Wednesday 20. October 2021
avant

Santiago 2004 - Day 2



18 April 2004 Mass in the Santa Tecla chapel of the magnificent Cathedral of Burgos, with its golden stairway and chapels, presided by Archbishop Manuel Montiero de Castro, Apostolic Nuncio in Spain. The pilgrimage route begins near Castrojeriz, and concludes with picnic and prayers near Itero del Castillo. Vespers in the Romanesque Church of San Isidoro in León - "the Sistine Chapel of Romanesque art" -, followed by a reception with Mary Hanafin, Minister of State representing the Irish EU Presidency.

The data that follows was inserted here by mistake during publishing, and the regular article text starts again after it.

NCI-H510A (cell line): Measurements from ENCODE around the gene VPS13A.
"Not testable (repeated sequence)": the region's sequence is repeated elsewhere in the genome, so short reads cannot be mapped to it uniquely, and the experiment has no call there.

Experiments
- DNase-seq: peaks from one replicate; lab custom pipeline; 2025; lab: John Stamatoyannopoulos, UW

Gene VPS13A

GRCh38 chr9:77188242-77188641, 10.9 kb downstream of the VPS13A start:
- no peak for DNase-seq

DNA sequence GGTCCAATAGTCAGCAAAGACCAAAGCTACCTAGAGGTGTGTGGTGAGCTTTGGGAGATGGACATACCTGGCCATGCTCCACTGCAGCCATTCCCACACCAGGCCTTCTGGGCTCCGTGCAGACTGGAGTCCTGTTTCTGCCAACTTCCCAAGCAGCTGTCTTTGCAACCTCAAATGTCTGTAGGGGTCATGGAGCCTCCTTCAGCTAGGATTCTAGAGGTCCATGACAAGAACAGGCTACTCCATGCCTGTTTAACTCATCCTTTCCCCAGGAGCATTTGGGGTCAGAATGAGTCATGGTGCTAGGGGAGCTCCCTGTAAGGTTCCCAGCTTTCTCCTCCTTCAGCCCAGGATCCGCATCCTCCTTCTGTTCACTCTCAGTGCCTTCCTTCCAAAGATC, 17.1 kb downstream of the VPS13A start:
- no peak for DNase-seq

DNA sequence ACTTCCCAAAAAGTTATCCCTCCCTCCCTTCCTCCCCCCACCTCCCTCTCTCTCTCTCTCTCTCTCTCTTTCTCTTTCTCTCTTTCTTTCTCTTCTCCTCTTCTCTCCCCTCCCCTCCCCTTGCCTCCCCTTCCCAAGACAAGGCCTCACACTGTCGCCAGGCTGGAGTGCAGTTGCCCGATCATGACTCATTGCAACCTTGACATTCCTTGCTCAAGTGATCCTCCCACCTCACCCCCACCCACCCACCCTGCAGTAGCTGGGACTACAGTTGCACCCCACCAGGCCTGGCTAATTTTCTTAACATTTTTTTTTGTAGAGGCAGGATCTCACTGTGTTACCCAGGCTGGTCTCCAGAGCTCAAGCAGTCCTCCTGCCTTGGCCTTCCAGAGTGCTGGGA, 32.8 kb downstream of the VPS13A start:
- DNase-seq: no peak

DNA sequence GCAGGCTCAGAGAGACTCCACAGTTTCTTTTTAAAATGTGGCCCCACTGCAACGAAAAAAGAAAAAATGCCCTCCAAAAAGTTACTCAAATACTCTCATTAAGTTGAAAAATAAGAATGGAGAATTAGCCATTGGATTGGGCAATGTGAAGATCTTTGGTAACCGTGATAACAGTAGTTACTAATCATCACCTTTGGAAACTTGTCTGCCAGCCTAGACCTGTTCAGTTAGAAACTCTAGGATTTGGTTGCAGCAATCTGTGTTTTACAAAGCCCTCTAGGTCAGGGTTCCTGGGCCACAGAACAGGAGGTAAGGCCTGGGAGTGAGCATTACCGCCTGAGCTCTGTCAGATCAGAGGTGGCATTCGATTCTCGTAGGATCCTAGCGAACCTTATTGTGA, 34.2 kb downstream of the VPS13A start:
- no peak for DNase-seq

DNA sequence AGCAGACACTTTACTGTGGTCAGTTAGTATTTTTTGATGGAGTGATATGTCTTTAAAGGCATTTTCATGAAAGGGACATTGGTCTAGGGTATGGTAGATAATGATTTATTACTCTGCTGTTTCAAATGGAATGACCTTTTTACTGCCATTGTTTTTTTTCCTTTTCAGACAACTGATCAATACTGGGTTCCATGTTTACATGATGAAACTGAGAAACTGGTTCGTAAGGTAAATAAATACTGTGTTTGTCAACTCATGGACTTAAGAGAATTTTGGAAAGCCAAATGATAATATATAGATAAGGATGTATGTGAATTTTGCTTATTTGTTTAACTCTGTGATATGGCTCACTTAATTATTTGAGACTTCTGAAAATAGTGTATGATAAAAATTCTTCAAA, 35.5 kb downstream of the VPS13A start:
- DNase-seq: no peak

Speeches: Sr. Madeleine Fredell O.P., Meditation zu Epheser 2, 19 ? 22 Mary Hanafin, Minister of State representing the Irish EU Presidency Archbishop Monteiro de Castro, Apostolic Nuncio in Spain, Homélie Sr Madeleine Fredell OP Meditation on Ephesians 2:19 ? 22 Dear Brothers and Sisters in Christ Jesus, we are part of God?s household! How do we realise this in our everyday life ? We, who are gathered here on this pilgrimage, certainly know intellectually what it means to be part of God's household and we are able to present a lot of beautiful images and attributes about this reality. But is it visible for our brothers and sisters around us, for those who would say that they are not part of God's household ? Especially for all those who find little if any meaning in their lives, for all those who have come to Europe to seek refuge and are denied the status of refugee, for all those who are socially and economically marginalized in our European house ? Do they consider themselves as fellow citizens in God's household ? The author of the letter to the Ephesians is not talking about a well-structured church and therefore not making an anonymous structure or system responsible for the way God?s household is concretised. The most he can be thinking of are the different parish-like groupings in his own geographical setting. Whose responsibility is it then that we are fellow-citizens in this household of God ? For the author it seems to be clear that each baptized person is an adopted son of God through Jesus Christ (cf v. 5a) and therefore enjoys both rights and duties within this household of God and consequently bears the responsibility for its contents and its face to the surrounding world. One of the most vital things for a human person is to be able to say that he or she belongs to a family or a specific group. We are becoming what we are through being called by another person or group of persons. We receive a vocation through the relationships we are either physically born into, or socially brought up with. It is vital for a human being to belong to a household. The author of the letter is considering three large groups: the Jews, the Christians and the pagans and they all belong to one society. He is addressing the Christians and he is aware that they have different ethnical backgrounds, both Jewish and pagan. Now, they all have the one and same citizenship, the right of access to God's household, the social as well as spiritual house. How do we concretise this fellow citizenship in God's household and in Europe today ? On a social and political level we Christians of all denominations in Europe, must welcome our brothers and sisters from the new member-countries in the European Union, with the same rights and duties we enjoy. This should however be fairly easy for us Christians to agree on. But how does this household look inside ? The foundations of the household are the apostles and the prophets and Christ Jesus is its cornerstone. Even if this seems to be a very Christian building, this body cannot be without its Jewish origins; the prophets, Jesus and the apostles were all Jews and the barrier between the Jews and the pagans has been broken down. Through Abraham we are all, Jews, Christians and Muslims, part of the covenants of the Promise, and have a special and personal relationship with the One God. We are, as the author of our letter says, being built up into a dwelling-place of God in the Spirit. This dwelling-place must be where we all can be confirmed in our different ways of expressing our faith, confirmed in our vocation of belonging to a faith-group, whether we come from different rites within the Catholic Church, whether we come from different Churches and denominations, whether we come from different religions, and perhaps most importantly, whether we come from an agnostic milieu or a context where we are searching for a meaning of our life. The best testimony of the citizens of this dwelling-place is to share their joy of belonging, belonging to a family, to a household in Europe, and to the European household as such. The household of God, his temple, is an open house where access is not denied, it is a dinner-table where there is always an empty seat for the unexpected friend, the unexpected other. We might feel bewildered among the diversity of rites, denominations and faiths, but our security lies in Jesus Christ, the cornerstone of this building. It is he who holds everything together, not we. We can only enjoy and share this gift with others, the gift of being fellow-citizens in God's own household! This joy lies not in conformity but in a rich diversity, not in exclusion but in inclusion, not in excommunication but in communication, a dialogue, a walking together with equal rights and duties. It is thus that it should be visible to our brothers and sisters around us, for those who say that they do not belong to God?s household. It is thus that meaning is offered to people. It is thus that each of us can welcome the asylum-seeker, the marginalized, the poor. It is thus that all can be citizens in Europe, and much more importantly citizens in God's household. Let us pray to the Lord that we may better understand the calling to a fellow citizenship! Address by Mary Hanafin, T.D., Minister of State at the Department of the Taoiseach to participants in the COMECE Pilgrimage to Santiago de Compostela Leon, Sunday, 18th April, 2004 President and members of COMECE, Peregrinos on the Camino. It is a great pleasure for me to be with you this evening and to convey support and good wishes on behalf of the Irish Presidency of the European Union. In particular, I convey the good wishes of the Taoiseach, Bertie Ahern, T.D., who, as President of the European Council has, with Presidents Prodi and Cox, conveyed his support and encouragement to COMECE on its initiative in organising this pilgrimage and the subsequent conference. The Taoiseach was glad to meet a joint delegation of representatives of COMECE and the Council of European Churches some weeks ago, to discuss issues arising in the Irish Presidency. This unique event has been organised to reflect the significance of the current moment, when we are on the verge of welcoming into the Union the Ten Accession States. We are also close to the point when the Member States will, hopefully, agree to adopt a new Constitutional Treaty. That in turn will equip the Union to function more effectively at the service of the people of Europe and the values which unite them. The Irish Presidency The Irish Government are deeply conscious of the honour it is to hold the Presidency of the Union at this historic moment. As a country, we have benefited enormously from our own membership of the Union, not only in terms of material well-being but also in terms of our development as a society and as a people. As a small country, we have experienced the benefits of co-operation in the management of problems and challenges which, by their nature, transcend our boundaries. Through co-operation with others in the exercise of sovereignty, we have been able to play a more constructive role in charting the development not only of our own continent, but also of the wider international community. In forging new bonds with our partners in Europe, we have come to see more clearly aspects of our own inheritance, both good and bad. That wider European context has made a significant contribution, both direct and indirect, to the development of better relations on the island of Ireland. It has been a key force in nurturing a robust Peace Process in Northern Ireland and the development of new institutional arrangements and processes to build trust and confidence in place of suspicion and hostility. In that sense, the European project made a major contribution to the Irish Peace Process, complementing its original vision to bring about an enduring peace in post-war Europe. That was the background to the commitment of this Irish Presidency, under the slogan "Europeans Working Together", to apply itself with energy and imagination to the priority tasks: of preparing for the historic accession of the new Member States, of leading our partners towards a resumption and completion of the Intergovernmental Conference, of revitalising the Lisbon Strategy aimed at creating a sustainable prosperity for all of the people of Europe, and of helping Europe to address the challenges arising from the troubled international environment. Each of these priority concerns is relevant to the motivation which led COMECE to organise this event. Each will, therefore, feature in your discussions and deliberations during the days ahead. Europe?s Spiritual Tradition The spiritual dimension of Europe's heritage is evident in every aspect of our culture. It is manifest in a physical setting such as this. The continuity of the spiritual quest over the centuries is equally clear. Even here, on the Camino, we are following in the footsteps of Druids, Celts and Romans who trod these paths centuries before the birth of Christ. Their destination was the Finis Terrae, the end of the world, where a sacred spectacle of the sun dipping over the western horizon could be witnessed. On to this pagan ritual, the Christian tradition wove its own story of the life and work of Santiago, St. James the pilgrim, the story of his preaching in Spain, his martyrdom in Judea, the return of his body and the celebration of his life in the 7th century writing of St. Isodore of Seville whose tomb we are near. The story continued with the gradual decline of that cult and its restoration on the basis of the reported miraculous rediscovery of the remains of the saint by shepherds drawn to a field by a star, the Campos Stella. Against that background, Santiago grew to become one of the three holiest pilgrim routes in Christendom, together with Jerusalem and Rome. Its accessibility resulted in tens of thousands of pilgrims enduring the hazards of the journey every year, becoming the pilgrimage of Everyman (if not also Everywoman!). The spiritual dimension of Ireland's engagement with Europe is equally evident, from our evangelisation in the early fifth century, through the flowering of the Irish monastic tradition with Irish foundations attracting scholars from across Europe. We take pride in the fact that Irish monks led a missionary effort across Europe, where their names and traditions are honoured to this day. The religious conflict of the 16th and 17th centuries saw many seeking refuge from persecution and access to education in European centres of learning. To this day, Irish foundations in Rome, Paris, Louvain and Salamanca are the most tangible evidence of Ireland's long engagement with Europe. Spiritual Europe Today Whatever about the glories of the past, what can we say about the relevance of faith communities and the Christian church in particular, to the Europe of today. Some might argue that the decline in religious belief and practice and the secular character of much of modern culture makes religion a matter of minority interest. Others might claim that the excesses of the past, and the not very distant past, committed in the name of religion, make a secular Europe desirable or even necessary. Others still may argue that the tolerance required of a more pluralist Europe makes our Christian tradition at best problematic in constructing the basis of a new European civic order. For some, the debate about whether reference could be made in the preamble to the current draft Treaty to God or to Europe's Christian tradition is symbolic of the marginalisation of religion and Christianity in particular, in the life of contemporary Europe. I believe that such assertions are, ultimately unconvincing. It is undoubtedly true that, in the words of the Pope John Paul II: "Nowadays there is a tendency to claim that agnosticism and sceptical relativism are the philosophy and the basic attitude which correspond to democratic forms of political life". Such a narrow view of the pluralism appropriate to contemporary society diminishes the human person. It may literally disenfranchise those whose vision of society is informed by religious and moral conviction, where such beliefs are regarded as purely private matters of personal opinion, if not plainly idiosyncratic. The Irish Bishop, Donal Murray, has said that such an approach could lead us to a society that believes only that what is profitable is good, what is legal is moral and what is bigger is better, a society "with a life that is lived in the shallows by people without roots and without depth". The reality, of course, is that our European citizens do share a moral and religious inheritance, shaped in part through dialogue and interaction with those from other traditions, especially those who have now come to make their homes in Europe, enriching European society and culture with their distinct traditions of faith and culture. As the Belgian philosopher, Louis Dupré, has put it, Europe's spiritual heritage is multi-faceted: "the Greek sense of order and measure, the Roman respect for law, the biblical and Christian care for the other person, the humanitas of Renaissance humanism, the ideals of political equality and individual rights of the Enlightenment". He argues that each belongs permanently to Europe's spiritual patrimony and none may be neglected. This is a reality which persists, whatever the final wording agreed in the text of a Treaty. And this spiritual patrimony is alive and evident in the life of Europe today. It is reflected in the inspiration and working out of the institutions building up the European Union. It is evident in the contours of the European Social Model, which continues to dominate our policy and politics in such a distinctive fashion. That model impels us to provide the means to secure a high rate of employment for our people. It requires us, too, to provide a state of public welfare which secures social cohesion and promotes equality of opportunity, and which encourages engagement in the management of social change through social dialogue. That spiritual patrimony is also evident in the proud European tradition of human rights and respect for the dignity of the individual person. It is reflected in the search for a more equitable relationship with our partners around the globe, especially those in the developing world. It is evident in the vibrancy of the European missionary tradition, the non-governmental organisations associated with the Churches and faith communities, and in the role of the Churches in providing spiritual leadership and meaning at times of local, national and global crisis. In short, the European tradition sees economic progress as a way of liberating men and women, and not the other way around. Economic development is pursued for the service of society, a quest for what the Irish Bishops have called "Prosperity with a Purpose". This is not to diminish in any way the importance of securing sustainable economic development, through building Europe's competitiveness, upskilling its people and deepening its capacity for innovation. All of these are particular priorities within the programme of the Irish Presidency. Nevertheless, the European political, civil and social tradition reflect the reality that "man does not live by bread alone". The search for meaning is as urgent and relevant today as ever it was. The threat of terrorism, both local and global, reflecting in part cultural difference, political hostility and historical inequity, make that search all the more urgent. We can find cultural expression of this search in so many ways. Of particular relevance this evening, is to reflect on the increasing popularity of this very pilgrimage. The revival of interest in the Camino is a very potent symbol of a Europe-wide search for meaning, identity and spiritual renewal through engaging with the riches of Europe's spiritual tradition. I understand that over 200,000 people are expected to make the pilgrimage to Santiago this year alone. In celebrating that continued spiritual vitality, we must not, of course, neglect the reality of the pain inflicted by religious institutions and practices over the decades and centuries. Through the persecution of minorities, the suppression of religious and moral difference, the silence in the face of abuse and the betrayal of the trust of individuals and society by some of those exercising religious functions, there is much in our spiritual past with which we can only be most uncomfortable. That reality must be acknowledged and confronted. That burden is too heavy and too recent to be consigned to the past: it is a challenge to all who share the Christian inheritance. However, a clear-eyed realism about the past should not allow us to wind up in a situation where our heritage is denied and thus we are left with no foundation on which to build. Because the reality is that Europe needs a spiritual reintegration as well as a political and economic one. European unity will not, and indeed cannot be built on a spiritually and culturally neutral foundation. Our specific European identity derives from a unique past which is rich in the variety of its culture, much of which is imbued with the spiritual traditions and insights of past generations. In all its elements, rational and spiritual, this shared inheritance marks out the boundaries of a common homeland for all Europeans. A successful articulation of the foundations for European unity requires at this time clarity about the nature of the values which inform European society. This reflects, in particular, the fact that many of the negative forces against which European institutions were developed as a defence are no longer potent. The national rivalries which produced two world wars in the 20th century are now unthinkable, in itself the major achievement of the European project. The collapse of communism, enabling the liberation of countries whose membership of the Union we will celebrate in a few weeks time, removed the principal external threat. In their absence, we must now be clearer about what Europe is for. That is why the Treaty debate is so important. It is why the draft Treaty's statement of values and principles is so welcome. It is also why this is a moment when, as so many others in our history, European society is open to the spiritual. Response of the Churches If this moment of challenge is to be met by those exercising spiritual leadership, they will require what Pope Paul VI called "forward- looking imagination, both to perceive within the present disregarded possibilities, hidden within it, and to direct itself towards a fresh future". The Irish theologian, Dermot Lane, stresses the need for such imagination, defined as "that aspect of the human spirit which breaks boundaries, advances knowledge and expands horizons". He argues that a creative imagination instructs itself out of the past and not in disregard of history or tradition, citing the Irish poet, Patrick Kavanagh: "On the stem Of memory imaginations blossom". A particular challenge for the Churches is to develop a new imaginative framework which, as Lane puts it, is able to express and hold in existence the reality of a Christian faith that is at least inclusive, historically self-conscious and pluralist. Gathered as we are at this time, in this place, we cannot reflect on this challenge without remembering the tragic victims of the terrorist outrage in Madrid only a few weeks ago. Insofar as that outrage, and other acts of terrorism reflect in some measure a clash of civilisations and cultures, then the search for understanding through dialogue must become an urgent task for European society. It is a task to which the leaders of the Christian Churches are particularly well-placed to contribute. It is, I am sure, on issues such as this that dialogue with the Churches will prove especially valuable for the institutions of the Union. At a more personal level we can recall here this evening the association of this venerable European pilgrim tradition with the conflict between Christianity and Islam many centuries ago. Perhaps a new spiritual dimension of the Camino will be the pursuit of right relations and better understanding between Christians and our Islamic neighbours, in Europe and abroad. Conclusion In the Christian tradition, our whole lives are a pilgrimage. Therefore, in life as on pilgrimage, the journey is as important as the destination. The pilgrim sets out to reach a far off destination, and discovers himself. That discovery is all the richer for being shared with others who are making the same journey. I commend all who have made this pilgrimage possible. I commend all of you for the effort you are making, not least to take time out to reflect on the future of Europe at this historic moment and the contribution which the Christian Church can make to our common future. I wish you God speed on the remainder of your journey and leave you with the old pilgrim greeting - Ultreya S.E. Mgr Manuel Monteiro de Castro Homélie Excellences, Chers Frères et Soeurs, 1. En cette Année sainte «Jacquaire», nous voici en route vers l'un des plus anciens lieux de pèlerinage de l'Europe : Saint-Jacques de Compostelle, un endroit vers lequel convergent, depuis des siècles, les attentes de nombreux fidèles venant de tous les coins de notre continent. «Mon regard, a dit le Saint-Père, s'étend au continent européen et je revois les chemins qui, déjà au Moyen-Âge, ont conduit, et conduisent encore à Saint-Jacques de Compostelle des foules innombrables de pèlerins, venus ici de France, d'Italie, d?Europe centrale, des Pays nordiques et des nations slaves. L'Europe entière s'est trouvée elle-même autour de la "mémoire" de saint Jacques, quand elle s'édifiait comme continent homogène et uni spirituellement. L'histoire de la formation des nations européennes va de pair avec celle de son évangélisation. On doit affirmer que l'identité européenne est incompréhensible sans le christianisme». Aujourd'hui encore, nous nous mettons en route pour marquer d'une manière solennelle la nouvelle dimension de l'Europe, pour souhaiter une Europe unie, solidaire, généreuse et, surtout, pour marquer notre condition de pèlerins. L'essence même du pèlerinage, c'est le désir d'une conversion plus profonde au Seigneur. En chacun de nous, il y a toujours place pour une conversion à Dieu qui soit plus réelle. Le pèlerin - dit aussi le Saint-Père - est appelé, en abandonnant progressivement sa conduite antérieure, à se redresser en homme nouveau, en assumant le nouvel idéal proposé par l'Évangile. 2. Les textes liturgiques de notre célébration eucharistique nous invitent à renouveler nos sentiments de foi dans le Seigneur, qui est notre joie et notre paix, à renouveler notre foi dans la Résurrection du Christ. La Résurrection de Jésus de Nazareth est un fait mystérieux, mais c'est aussi un fait incontestable, attesté par des témoins vraiment dignes de foi. Jésus est ressuscité avec son vrai corps physique, reçu de la Vierge Marie et crucifié sur le Calvaire, portant encore les traces de ses plaies qu'il montrera plus tard à ses disciples (Jn 20, 20 sq.). Mais il est ressuscité dans une condition toute nouvelle : à la différence de Lazare (Jn 11,44), il n'a pas repris sa vie antérieure, terrestre et mortelle. Il échappe aux lois ordinaires de l'espace et du temps. Quand il se manifeste, c'est en traversant mystérieusement les murs (Jn 20,19 sq.), en se faisant reconnaître de qui il veut et quand il veut (Jn 20,16). Tout ceci atteste bien qu'il est entré dans la gloire de Dieu. Jésus nous y a précédés, la Vierge aussi, et ils nous y attendent. Le texte de l'Évangile que nous venons d'écouter nous présente le témoignage de l'apôtre Thomas. Il était absent du Cénacle le soir de Pâques, quand Jésus est apparu à ses disciples. Il s'est trouvé, de ce fait, dans la même situation que nous, c'est-à-dire appelé à croire au Christ Ressuscité sur le simple témoignage de ceux qui l'avaient vu. Mais Jésus n'oublie pas l'âme blessée de Thomas. Huit jours après Pâques, Thomas se trouvant cette fois avec ses amis, Jésus revient parmi eux, peut-être exprès pour lui et pour chacun de nous. Et il pousse la délicatesse jusqu'à lui faire toucher de ses mains, comme Thomas l'avait réclamé avec prétention (Jn 20, 25), la réalité physique de son corps ressuscité. La réaction de Thomas est alors immédiate : «Mon Seigneur et mon Dieu !». Le Seigneur lui fait quand même un discret reproche : «Parce que tu m'as vu, tu crois. Heureux ceux qui croient sans avoir vu» (Jn 20, 29). La vraie foi au Christ ressuscité repose en effet non sur la vue, mais sur le témoignage de ceux qui ont vu alors que rien ne les y prédisposait. Notre foi repose sur la Parole du Seigneur, sur le témoignage de Marie-Madeleine, sur celui des Apôtres et en particulier de Thomas, qui renforce singulièrement notre propre certitude et provoque notre propre foi. Écoutons les paroles du Seigneur : « Heureux ceux qui croient sans avoir vu » (Jn 20, 29) ; « Heureux les artisans de paix» (Mt 5,9) ; « La paix soit avec vous !» (Jn 20, 21). Supplions le Seigneur, afin que le mystère pascal célébré dans cette sainte Messe ne cesse jamais d'agir en nos coeurs et nous fasse